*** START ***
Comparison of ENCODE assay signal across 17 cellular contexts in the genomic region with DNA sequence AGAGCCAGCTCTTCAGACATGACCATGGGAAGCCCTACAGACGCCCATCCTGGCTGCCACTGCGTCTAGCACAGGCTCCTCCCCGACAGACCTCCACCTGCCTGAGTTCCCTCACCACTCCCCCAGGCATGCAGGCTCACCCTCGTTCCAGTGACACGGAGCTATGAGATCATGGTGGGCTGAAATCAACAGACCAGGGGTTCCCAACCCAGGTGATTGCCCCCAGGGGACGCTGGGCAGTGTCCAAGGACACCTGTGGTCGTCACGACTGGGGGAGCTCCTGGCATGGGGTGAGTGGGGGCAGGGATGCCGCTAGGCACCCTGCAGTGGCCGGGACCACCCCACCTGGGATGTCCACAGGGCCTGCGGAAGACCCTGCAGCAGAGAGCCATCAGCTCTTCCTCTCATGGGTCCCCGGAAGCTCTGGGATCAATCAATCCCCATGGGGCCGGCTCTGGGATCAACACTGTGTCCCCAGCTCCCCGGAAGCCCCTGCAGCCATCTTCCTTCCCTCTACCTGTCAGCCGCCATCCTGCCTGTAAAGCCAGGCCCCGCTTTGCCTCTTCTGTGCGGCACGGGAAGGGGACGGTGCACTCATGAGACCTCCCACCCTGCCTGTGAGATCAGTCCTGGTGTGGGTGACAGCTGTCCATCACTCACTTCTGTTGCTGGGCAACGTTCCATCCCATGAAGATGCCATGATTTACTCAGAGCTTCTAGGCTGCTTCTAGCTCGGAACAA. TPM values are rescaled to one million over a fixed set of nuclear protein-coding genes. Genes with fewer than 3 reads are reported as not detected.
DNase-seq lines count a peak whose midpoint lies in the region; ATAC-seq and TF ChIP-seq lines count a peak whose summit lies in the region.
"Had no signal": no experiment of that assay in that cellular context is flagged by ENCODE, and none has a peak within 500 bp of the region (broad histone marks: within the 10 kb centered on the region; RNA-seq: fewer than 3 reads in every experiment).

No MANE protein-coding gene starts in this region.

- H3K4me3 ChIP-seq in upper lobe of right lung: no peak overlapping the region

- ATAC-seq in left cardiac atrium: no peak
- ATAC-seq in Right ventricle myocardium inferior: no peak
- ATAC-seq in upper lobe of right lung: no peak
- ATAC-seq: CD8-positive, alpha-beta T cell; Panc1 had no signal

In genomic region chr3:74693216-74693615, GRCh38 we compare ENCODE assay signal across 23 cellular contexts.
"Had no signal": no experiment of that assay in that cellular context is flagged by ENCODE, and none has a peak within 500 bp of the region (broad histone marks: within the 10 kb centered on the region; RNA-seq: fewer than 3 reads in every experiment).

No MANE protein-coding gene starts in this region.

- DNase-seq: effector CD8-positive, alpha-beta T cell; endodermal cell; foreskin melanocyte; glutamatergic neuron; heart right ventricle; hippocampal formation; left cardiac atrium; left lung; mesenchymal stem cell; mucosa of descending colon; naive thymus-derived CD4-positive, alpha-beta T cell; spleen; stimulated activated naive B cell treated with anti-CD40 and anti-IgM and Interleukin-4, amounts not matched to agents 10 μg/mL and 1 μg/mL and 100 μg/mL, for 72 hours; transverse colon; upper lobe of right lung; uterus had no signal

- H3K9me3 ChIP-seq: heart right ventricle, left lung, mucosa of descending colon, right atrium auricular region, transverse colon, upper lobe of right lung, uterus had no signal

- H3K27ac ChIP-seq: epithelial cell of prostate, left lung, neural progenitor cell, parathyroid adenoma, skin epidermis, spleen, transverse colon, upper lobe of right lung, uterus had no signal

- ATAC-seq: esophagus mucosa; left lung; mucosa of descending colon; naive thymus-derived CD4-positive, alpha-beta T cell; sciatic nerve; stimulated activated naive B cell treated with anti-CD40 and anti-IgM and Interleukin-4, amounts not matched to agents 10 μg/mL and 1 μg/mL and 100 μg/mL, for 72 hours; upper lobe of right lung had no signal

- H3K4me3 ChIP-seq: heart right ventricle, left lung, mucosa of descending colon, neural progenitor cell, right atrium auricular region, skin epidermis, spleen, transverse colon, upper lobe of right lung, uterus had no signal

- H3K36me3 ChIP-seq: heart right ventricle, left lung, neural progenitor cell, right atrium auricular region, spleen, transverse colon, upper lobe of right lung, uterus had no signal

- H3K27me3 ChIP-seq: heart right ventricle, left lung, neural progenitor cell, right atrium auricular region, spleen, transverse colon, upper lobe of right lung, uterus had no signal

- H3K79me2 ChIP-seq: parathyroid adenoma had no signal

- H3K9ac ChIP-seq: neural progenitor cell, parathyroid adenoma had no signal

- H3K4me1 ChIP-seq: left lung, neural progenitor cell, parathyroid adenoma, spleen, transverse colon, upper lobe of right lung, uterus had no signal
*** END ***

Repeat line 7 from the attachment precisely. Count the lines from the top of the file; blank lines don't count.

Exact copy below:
- ATAC-seq in Right ventricle myocardium inferior: no peak